Geoengineering could save Earth from global warming

   Dec 3, 6:01 pm

London, Dec 3 (ANI): Reflecting a small amount of sunlight back into space before it strikes the Earth's surface could reverse global warning, a new study has claimed.

A U.N. climate conference in South Africa on Friday said that the concept of solar radiation management would have an immediate and dramatic effect on global temperatures.

Within a few years, temperatures could return to levels of 250 years ago, before the industrial revolution began dumping carbon dioxide into the air, trapping heat and causing temperatures to rise, the report said.

The Washington-based Environmental Defense Fund and TWAS, the academy of sciences for the developing world based in Trieste, Italy however admitted that they do not know what the side effects would be.

The idea of solar radiation management 'has the potential to be either very useful or very harmful', they said.

The new report is the climax of a year-long dialogue spanning experts in 22 countries.

It was prompted by the failure of a 20-year U.N. negotiating process to take decisive action to curb greenhouse gas emissions, mainly from burning fossil fuels, responsible for climate change.

"The slow progress of international climate negotiations has led to increased concerns that sufficient cuts in greenhouse gas emissions may not be achieved in time to avoid unacceptable levels of climate change," the report said.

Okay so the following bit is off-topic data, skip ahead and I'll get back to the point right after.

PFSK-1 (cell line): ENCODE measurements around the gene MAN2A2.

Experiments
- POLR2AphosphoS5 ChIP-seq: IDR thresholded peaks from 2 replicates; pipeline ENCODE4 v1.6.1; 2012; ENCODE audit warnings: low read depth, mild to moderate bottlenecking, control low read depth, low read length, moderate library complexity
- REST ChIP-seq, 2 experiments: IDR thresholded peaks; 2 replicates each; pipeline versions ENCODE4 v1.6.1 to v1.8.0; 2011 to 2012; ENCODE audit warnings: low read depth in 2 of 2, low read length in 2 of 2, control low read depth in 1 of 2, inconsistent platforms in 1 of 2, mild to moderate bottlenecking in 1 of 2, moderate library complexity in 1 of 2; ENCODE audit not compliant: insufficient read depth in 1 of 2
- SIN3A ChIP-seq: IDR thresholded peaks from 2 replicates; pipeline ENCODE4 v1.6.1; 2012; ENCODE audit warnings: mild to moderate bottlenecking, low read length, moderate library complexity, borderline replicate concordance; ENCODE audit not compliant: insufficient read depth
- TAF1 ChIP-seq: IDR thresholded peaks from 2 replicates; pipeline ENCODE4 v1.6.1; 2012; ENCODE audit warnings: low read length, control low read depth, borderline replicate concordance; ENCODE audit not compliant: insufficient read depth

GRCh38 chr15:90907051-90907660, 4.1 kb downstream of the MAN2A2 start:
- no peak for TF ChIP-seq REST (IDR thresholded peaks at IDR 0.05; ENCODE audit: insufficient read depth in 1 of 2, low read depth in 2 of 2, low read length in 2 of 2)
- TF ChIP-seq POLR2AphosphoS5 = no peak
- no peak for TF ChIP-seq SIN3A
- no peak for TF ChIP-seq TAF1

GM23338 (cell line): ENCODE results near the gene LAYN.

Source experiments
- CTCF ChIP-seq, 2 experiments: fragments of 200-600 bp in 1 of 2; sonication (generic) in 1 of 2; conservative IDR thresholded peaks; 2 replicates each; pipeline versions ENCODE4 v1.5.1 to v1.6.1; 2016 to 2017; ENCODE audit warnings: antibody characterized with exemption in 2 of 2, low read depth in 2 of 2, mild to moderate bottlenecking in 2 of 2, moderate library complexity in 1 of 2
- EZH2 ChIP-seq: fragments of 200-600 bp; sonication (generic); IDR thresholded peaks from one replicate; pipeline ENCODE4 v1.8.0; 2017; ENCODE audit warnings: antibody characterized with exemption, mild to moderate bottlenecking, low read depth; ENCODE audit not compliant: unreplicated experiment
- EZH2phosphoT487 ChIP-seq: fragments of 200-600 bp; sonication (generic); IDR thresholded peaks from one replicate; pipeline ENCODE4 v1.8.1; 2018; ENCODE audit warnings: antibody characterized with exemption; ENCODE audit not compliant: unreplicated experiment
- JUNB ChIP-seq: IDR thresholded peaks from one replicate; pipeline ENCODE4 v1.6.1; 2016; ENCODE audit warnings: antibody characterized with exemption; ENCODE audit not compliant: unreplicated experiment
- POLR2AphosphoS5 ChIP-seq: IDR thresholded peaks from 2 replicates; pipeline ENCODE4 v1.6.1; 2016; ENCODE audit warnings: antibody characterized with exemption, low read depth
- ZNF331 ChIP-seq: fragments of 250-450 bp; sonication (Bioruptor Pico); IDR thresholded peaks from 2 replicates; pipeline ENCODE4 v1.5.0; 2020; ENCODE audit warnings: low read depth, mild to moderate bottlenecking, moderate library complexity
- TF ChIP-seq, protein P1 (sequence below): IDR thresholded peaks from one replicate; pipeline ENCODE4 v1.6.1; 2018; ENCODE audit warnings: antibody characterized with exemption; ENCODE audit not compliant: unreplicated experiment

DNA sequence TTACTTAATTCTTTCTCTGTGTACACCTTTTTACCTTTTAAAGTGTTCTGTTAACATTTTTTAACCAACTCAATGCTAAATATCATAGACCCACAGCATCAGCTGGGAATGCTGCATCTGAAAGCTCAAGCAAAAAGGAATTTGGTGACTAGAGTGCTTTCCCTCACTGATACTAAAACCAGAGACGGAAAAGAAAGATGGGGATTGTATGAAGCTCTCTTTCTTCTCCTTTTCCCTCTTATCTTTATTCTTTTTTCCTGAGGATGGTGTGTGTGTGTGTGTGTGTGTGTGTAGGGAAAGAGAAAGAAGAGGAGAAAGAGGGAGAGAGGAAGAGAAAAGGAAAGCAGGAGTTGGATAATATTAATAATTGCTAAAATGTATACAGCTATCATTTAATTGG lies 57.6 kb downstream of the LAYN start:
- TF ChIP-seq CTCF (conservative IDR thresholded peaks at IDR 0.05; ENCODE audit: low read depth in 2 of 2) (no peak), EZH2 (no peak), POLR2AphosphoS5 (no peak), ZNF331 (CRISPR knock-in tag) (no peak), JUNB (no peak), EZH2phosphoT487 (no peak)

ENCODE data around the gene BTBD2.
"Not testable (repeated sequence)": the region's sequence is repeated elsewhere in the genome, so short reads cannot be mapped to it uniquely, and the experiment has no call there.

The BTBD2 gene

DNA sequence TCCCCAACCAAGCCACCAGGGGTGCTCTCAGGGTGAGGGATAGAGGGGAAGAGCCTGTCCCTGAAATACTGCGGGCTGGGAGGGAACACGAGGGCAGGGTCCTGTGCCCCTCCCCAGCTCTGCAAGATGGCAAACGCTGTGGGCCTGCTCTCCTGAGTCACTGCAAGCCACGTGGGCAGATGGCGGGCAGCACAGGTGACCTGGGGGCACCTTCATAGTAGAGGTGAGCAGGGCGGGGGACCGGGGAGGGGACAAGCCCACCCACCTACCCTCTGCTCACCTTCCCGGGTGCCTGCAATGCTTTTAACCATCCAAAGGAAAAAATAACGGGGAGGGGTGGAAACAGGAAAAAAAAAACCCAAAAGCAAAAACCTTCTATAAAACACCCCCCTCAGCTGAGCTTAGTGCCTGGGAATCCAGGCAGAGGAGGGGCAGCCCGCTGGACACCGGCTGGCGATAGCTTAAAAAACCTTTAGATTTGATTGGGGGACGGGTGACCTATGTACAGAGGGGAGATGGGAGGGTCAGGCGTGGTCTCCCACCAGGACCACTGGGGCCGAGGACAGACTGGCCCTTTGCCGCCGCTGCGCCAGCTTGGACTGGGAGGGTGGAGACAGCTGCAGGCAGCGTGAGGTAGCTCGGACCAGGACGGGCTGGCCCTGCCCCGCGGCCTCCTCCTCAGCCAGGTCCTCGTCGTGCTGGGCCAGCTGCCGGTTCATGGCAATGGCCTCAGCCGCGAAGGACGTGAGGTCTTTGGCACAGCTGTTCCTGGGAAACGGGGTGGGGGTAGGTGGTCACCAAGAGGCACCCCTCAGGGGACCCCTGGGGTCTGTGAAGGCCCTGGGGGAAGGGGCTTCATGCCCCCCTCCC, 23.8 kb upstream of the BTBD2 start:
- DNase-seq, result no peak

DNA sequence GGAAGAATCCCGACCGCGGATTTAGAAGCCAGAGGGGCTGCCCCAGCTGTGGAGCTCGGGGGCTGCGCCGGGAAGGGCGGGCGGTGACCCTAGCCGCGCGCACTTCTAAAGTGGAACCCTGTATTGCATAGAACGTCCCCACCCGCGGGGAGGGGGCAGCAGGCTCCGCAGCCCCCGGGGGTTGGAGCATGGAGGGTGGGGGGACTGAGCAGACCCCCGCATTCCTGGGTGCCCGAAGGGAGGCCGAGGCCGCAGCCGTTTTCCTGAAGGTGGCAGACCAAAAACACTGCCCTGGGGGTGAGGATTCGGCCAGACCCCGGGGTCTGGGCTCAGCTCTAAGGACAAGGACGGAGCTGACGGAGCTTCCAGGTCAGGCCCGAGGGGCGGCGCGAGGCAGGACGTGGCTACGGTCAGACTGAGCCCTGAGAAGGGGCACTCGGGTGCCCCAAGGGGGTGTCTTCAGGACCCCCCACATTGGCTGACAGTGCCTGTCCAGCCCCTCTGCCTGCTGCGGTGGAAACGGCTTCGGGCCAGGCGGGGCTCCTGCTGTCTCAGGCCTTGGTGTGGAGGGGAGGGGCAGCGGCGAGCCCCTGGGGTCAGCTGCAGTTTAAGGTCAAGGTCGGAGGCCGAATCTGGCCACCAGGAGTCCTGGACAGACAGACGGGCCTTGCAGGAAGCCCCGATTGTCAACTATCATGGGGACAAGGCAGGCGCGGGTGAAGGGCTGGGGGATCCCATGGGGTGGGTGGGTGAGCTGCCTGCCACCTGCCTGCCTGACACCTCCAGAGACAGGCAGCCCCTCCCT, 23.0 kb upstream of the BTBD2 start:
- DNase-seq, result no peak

But geoengineering is not an alternative to climate action, said John Shepherd, a British oceanographer from the University of Southampton who was the lead author of the report.

"Nobody thought this provides a justification for not reducing carbon emissions," Shepherd said.

The Intergovernmental Panel on Climate Change sees temperatures rising as much as 6.4 degrees Celsius (11.5 degrees Fahrenheit) by 2100, swelling the seas with melted glacial water and disrupting climate conditions around the globe. (ANI)

South American tarantula gets John Lennon's moniker Oct 21, 4:37 pm
Washington, Oct 21 (ANI): Scientists have named a newly described tarantula species from Western Brazilian Amazonia as 'Bumba lennoni' 'in honor of John Lennon, a founder member of the legendary band the Beatles.
Full Story
Now, electronic 'EyeCane' that enables the blind Oct 21, 4:37 pm
Washington, Oct 21 (ANI): A new Electronic travel aids (ETA), the "EyeCane," has been developed that is tactile and provide auditory cues that can enhance the mobility of blind users.
Full Story
Why some of us suffer from 'winter blues' revealed Oct 21, 2:29 pm
Washington, Oct 21 (ANI): A new study has shed light on why some people suffer from the winter blues while others get through the winter without any problems.
Full Story
Scientists may soon 'switch off' cancer cells spread Oct 21, 1:15 pm
Washington, Oct 21 (ANI): A new research has explained how studying the diversity of cancer cells could help turn off mutations in cancer cells and strip their adaptability to drugs.
Full Story
Comments

LATEST STORIES
TOP VIDEO STORIES
PHOTO GALLERY